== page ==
Wednesday, April 24, 2019

Tip Top Comics #10, 12

Still reviewing Tip Top Comics #10, from Feb. 1937. It is packed with United Features' also-ran comic strips -- though, to be fair, it was headlined by L'il Abner and Hal Foster's gorgeous Tarzan, but I just don't have access to those pages.
Which is why we're concentrating on strips like Chris Crusty, a strip that not even the most resolute platinum age comic strip fans talk about, but we're talking about it here because I am fascinated by this tiny gum vending machine which, if it did exist, must have predated the gumball machine we know and love but never use today.

This Joe Jinks strip is so meta that we can't ignore it on a blog as meta as this one. While Joe complains that bad things never happen as often in the comics as they do in real life, it begs the question -- for us, looking at it from a RPG perspective -- how many bad things do we want to have happen in our game sessions, in order to simulate real life?
I don't have an answer to that, as it's something for each Editor and his players to decide on as a group. When I'm running a game, I prefer to emulate real life as much as possible, with comic book characters and tropes just inserted into it as if it all made sense. But even I see that if you heap too many challenges onto your players -- without equal rewards -- they are going to be discouraged.

In Broncho Bill, we get a tactical suggestion of setting a grass fire to serve as a distraction, and
perhaps Bill can be forgiven for taking such an extreme resort since a life is at stake. And yet, from our modern sensibilities, it may rankle to see him run the risk of starting a fire that could get out of control and cause wide environmental damage. And herein lies a difficult call for the Editor and the use of the save vs. plot mechanic to restrict non-Heroic activity -- do you restrict according to the standards of the day, or our modern standard of heroism?

Let's leave aside such heavy questions to look at
Billy Make-Believe for (ahem) a spell. We have seen tree-like creatures before in comic books, but this is the closest to Tolkien's ents I have yet seen. And this is for sure the first appearance of Jack Frost in any comic book. He certainly looks comical, with his icicle nose, and he has fairy wings despite being a taller than Billy.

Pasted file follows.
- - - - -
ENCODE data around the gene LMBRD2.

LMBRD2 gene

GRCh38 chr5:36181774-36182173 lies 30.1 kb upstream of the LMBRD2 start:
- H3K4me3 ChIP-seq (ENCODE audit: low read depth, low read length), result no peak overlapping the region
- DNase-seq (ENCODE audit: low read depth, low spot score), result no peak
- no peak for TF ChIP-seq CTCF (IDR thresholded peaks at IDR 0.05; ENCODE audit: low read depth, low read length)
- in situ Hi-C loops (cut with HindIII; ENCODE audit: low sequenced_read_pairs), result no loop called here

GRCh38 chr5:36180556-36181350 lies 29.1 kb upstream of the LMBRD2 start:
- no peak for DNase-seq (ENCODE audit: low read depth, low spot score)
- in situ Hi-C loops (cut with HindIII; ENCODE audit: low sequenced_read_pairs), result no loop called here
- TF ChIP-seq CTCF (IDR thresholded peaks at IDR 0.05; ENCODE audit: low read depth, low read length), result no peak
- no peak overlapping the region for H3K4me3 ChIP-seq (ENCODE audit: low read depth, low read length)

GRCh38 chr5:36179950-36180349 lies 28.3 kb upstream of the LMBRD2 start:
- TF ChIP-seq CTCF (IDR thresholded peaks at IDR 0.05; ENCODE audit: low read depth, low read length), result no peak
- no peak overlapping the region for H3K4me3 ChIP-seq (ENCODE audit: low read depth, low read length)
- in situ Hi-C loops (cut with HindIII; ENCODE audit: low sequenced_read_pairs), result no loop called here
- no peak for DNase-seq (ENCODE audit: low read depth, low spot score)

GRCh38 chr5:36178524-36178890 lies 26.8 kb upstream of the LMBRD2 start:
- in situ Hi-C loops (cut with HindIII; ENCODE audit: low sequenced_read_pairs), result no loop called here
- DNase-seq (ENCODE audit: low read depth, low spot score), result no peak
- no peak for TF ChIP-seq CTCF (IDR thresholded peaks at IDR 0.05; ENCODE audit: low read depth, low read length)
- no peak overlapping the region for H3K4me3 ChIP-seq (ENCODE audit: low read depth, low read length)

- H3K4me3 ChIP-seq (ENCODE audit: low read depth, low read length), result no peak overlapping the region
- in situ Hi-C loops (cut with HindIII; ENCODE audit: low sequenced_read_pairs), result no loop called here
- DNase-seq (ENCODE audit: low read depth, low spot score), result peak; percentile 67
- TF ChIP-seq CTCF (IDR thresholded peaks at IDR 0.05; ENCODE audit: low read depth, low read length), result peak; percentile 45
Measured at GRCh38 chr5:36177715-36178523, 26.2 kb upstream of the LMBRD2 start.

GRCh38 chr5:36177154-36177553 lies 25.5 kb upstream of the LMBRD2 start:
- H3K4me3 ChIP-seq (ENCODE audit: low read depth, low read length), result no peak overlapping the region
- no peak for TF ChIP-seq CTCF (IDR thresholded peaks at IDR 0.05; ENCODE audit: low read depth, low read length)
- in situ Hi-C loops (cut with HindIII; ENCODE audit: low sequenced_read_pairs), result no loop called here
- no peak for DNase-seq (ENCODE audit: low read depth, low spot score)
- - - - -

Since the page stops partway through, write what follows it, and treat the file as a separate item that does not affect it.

Not only Billy Make-Believe, but Peter Pat is turning into a font for new mobster-types -- except, as much as I'd love to stat that pink thing, what should I call it? A turtlesaurus? 

Besides that, the tactic of tying the rope to

the turtlesaurus and having it pull the door open for them is pretty clever.

The only time I ever see gryphons in comic books seems to be from adaptations of Alice in Wonderland. Does this mean I need to stat mock turtles too? Should they be distant cousins of turtlesaurs?

Jumping into issue #12, this installment of Hawkshaw the Detective borrows more than usual from Sherlock Holmes, with the action being borrowed almost wholly from the story "The Adventure of the Empty House." And yet...this tiny strip also, in a way, anticipates Batman and how so many of his adversaries
have psychological hangups. One could imagine this foe being called The Pinner, if Batman faced him...

Another bizarre critter in this issue's Peter Pat! Maddeningly, these inventing animals are never given names. What do I call this? A Cheetah-Bull? It looks tough, but Peter backs it into a corner, drops a net on it, and it's completely out of the fight on the next page.  2 Hit Dice, maybe?

The madman is called a "monster," and I did stat madmen in Supplement V: Big Bang. I'll have to make sure they are featured in the Mobster Manual.
When looking for hideout dressing for scary rooms, perhaps I'll draw inspiration from this page of Fritzi Ritz.

(Scans courtesy of Comic Book Plus.)

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